Economic Effects and Structural Determinants of Capital Controls

Economic Effects and Structural Determinants of
Capital Controls by Vittorio Grilli and Gian Maria Milesi-Ferretti

This paper examines capital controls from a long-term perspective, it
analyzes theoretically and empirically their determinants and their economic
effects. With regard to the determinants of capital controls, the paper
investigates whether certain political and structural features of an economy
make the imposition or removal of capital controls more likely. With regard
to the effects of foreign exchange restrictions, it investigates whether
limitations on capital mobility, together with other economic, political,
and institutional features, help explain the behavior of key macroeconomic
variables, such as inflation, real interest rates, and growth.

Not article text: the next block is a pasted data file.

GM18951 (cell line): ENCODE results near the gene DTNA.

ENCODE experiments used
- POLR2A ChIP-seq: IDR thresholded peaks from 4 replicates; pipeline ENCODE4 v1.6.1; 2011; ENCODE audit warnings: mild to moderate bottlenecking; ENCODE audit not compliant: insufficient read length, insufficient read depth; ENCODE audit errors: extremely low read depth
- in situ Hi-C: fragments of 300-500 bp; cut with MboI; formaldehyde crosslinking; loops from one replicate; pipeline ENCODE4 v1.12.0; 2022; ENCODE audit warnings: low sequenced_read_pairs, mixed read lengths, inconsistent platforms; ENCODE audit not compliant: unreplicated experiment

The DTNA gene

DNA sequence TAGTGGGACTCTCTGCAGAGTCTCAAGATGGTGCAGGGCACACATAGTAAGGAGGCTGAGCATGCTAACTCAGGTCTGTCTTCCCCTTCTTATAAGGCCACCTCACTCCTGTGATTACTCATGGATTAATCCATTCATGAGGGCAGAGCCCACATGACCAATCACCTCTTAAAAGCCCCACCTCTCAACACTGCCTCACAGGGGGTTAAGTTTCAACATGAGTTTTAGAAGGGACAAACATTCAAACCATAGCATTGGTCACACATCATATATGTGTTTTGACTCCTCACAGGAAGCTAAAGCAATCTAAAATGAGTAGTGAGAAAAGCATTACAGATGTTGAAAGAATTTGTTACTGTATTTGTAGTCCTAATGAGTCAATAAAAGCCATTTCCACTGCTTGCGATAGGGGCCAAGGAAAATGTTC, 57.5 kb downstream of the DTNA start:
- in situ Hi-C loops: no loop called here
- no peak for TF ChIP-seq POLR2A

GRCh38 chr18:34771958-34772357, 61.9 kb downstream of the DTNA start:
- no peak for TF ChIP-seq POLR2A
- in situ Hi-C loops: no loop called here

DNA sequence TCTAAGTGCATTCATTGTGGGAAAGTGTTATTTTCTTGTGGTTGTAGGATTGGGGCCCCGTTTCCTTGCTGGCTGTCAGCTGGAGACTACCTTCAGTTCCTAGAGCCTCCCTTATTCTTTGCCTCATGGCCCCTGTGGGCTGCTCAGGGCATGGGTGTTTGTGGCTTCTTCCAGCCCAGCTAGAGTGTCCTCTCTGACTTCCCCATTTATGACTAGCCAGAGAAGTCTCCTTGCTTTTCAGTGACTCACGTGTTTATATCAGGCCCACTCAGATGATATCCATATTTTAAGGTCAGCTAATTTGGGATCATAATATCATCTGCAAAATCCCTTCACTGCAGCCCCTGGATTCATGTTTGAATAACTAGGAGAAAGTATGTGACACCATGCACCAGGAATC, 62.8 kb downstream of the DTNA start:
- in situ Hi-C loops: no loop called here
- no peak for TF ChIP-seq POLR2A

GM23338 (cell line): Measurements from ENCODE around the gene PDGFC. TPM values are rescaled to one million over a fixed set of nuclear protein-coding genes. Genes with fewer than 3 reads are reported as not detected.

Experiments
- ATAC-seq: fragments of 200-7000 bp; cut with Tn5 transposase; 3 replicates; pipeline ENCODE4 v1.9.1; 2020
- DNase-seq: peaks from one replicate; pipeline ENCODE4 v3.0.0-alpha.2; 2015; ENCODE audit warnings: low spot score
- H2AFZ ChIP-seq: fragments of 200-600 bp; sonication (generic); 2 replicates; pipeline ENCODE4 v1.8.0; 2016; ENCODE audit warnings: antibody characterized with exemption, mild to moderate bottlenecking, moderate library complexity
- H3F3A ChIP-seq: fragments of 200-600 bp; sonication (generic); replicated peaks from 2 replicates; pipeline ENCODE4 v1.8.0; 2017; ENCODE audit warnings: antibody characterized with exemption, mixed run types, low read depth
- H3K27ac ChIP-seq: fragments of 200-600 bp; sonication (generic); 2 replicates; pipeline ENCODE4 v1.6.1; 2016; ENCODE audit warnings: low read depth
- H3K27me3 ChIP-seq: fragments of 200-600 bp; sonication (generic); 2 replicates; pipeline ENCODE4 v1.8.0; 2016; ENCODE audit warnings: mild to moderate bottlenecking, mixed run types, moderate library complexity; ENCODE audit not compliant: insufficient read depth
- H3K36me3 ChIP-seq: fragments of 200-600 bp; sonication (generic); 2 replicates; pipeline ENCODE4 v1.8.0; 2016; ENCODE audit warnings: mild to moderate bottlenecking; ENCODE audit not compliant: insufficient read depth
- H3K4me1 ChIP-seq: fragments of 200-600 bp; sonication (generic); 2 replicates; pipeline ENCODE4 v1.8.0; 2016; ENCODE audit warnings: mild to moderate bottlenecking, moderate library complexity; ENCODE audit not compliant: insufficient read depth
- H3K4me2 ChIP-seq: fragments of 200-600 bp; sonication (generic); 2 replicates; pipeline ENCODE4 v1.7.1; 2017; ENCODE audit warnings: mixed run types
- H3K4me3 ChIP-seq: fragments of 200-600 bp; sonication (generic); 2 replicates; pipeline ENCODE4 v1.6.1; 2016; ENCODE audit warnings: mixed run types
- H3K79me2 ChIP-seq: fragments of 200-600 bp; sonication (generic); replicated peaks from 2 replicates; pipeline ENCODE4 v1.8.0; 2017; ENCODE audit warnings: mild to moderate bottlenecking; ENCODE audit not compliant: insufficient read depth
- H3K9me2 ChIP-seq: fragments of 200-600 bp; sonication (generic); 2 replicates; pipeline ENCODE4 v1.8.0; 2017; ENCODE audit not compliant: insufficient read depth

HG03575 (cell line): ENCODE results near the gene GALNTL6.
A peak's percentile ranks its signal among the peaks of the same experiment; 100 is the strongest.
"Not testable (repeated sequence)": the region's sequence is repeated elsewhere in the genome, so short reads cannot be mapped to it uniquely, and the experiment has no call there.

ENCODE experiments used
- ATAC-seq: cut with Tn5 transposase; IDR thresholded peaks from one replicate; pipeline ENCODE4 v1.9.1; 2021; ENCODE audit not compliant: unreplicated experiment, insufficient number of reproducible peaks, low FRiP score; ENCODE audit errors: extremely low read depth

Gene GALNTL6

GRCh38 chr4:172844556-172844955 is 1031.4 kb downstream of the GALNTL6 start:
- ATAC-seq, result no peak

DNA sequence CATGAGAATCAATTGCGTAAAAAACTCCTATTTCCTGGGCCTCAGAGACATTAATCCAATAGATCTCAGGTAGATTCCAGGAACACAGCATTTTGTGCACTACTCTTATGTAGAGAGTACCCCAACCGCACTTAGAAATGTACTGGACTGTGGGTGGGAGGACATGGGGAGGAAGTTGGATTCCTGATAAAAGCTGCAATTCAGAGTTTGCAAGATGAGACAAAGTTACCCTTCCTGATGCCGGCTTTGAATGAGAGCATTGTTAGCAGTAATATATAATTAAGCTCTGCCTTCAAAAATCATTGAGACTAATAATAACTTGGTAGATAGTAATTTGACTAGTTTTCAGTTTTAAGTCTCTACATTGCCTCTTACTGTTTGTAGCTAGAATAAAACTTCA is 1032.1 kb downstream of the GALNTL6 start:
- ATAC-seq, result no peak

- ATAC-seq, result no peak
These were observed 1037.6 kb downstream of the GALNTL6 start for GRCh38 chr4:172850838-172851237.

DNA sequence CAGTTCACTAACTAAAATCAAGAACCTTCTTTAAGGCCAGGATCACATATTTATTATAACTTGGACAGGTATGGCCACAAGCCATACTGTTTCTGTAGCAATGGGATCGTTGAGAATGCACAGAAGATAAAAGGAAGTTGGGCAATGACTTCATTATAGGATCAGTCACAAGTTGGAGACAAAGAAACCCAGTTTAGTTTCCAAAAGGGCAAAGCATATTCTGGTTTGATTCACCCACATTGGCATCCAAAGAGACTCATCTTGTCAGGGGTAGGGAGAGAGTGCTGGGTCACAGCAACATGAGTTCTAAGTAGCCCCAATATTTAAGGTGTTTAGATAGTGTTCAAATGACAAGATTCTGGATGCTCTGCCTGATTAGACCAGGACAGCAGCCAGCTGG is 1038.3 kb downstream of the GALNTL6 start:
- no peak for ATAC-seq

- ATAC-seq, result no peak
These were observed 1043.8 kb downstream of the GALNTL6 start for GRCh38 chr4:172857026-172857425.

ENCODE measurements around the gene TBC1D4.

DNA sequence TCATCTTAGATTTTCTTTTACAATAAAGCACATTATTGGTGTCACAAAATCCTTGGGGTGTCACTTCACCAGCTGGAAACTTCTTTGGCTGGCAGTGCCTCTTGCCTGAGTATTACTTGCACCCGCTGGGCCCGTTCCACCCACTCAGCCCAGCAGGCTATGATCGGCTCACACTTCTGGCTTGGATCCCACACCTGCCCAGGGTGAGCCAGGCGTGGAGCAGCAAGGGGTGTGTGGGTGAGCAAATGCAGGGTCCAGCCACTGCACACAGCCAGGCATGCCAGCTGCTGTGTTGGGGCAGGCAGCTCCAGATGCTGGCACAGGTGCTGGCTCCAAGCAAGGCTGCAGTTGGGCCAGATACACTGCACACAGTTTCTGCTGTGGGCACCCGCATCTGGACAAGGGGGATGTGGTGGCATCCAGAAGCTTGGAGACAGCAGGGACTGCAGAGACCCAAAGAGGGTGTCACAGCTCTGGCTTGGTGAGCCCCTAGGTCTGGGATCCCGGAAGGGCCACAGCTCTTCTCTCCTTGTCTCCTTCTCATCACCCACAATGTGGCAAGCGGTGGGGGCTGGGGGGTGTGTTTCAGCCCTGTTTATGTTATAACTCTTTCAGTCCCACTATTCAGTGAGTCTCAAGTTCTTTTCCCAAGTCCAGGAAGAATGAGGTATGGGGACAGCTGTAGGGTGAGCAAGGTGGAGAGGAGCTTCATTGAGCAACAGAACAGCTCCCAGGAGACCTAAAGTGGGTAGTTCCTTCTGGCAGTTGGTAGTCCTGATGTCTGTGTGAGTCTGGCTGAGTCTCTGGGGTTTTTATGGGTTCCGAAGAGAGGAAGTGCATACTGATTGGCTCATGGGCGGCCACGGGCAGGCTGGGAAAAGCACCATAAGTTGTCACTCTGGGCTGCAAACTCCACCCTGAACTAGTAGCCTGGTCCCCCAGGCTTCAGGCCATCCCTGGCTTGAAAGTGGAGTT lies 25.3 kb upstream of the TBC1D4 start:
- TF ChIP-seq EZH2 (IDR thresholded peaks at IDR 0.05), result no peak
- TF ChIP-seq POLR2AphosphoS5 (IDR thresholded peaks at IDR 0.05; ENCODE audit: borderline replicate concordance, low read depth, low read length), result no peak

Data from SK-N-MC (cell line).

The theoretical part of the paper presents a simple and widely used
overlapping generations model. Although no formal test of propositions
derived from the model is performed, the theoretical framework helps to
identify some of the key issues examined in the empirical analysis. The
empirical part of the paper is based on a panel of 61 developing and
developed countries. Dummy variables are constructed from the IMF's Annual
Report on Exchange Arrangements and Exchange Restrictions as proxies for
capital controls. These proxies include restrictions on payments for
current and capital account transactions and multiple currency practices.

Several interesting empirical regularities are identified in the paper.
Capital controls are more likely to be in place when income is low, the
share of government in economic activity is large, the exchange rate is
managed, and the government has a relatively free hand in monetary policy
because the central bank is not very independent. As for the economic
impact of capital controls, restrictions on capital account transactions
tend to be associated with higher inflation, a higher share of seigniorage
revenue in total revenue, and lower interest rates. This study finds no
robust impact of capital controls on the rate of growth, although there is
evidence that countries with large black-market premiums (themselves
correlated with foreign exchange restrictions) grow more slowly.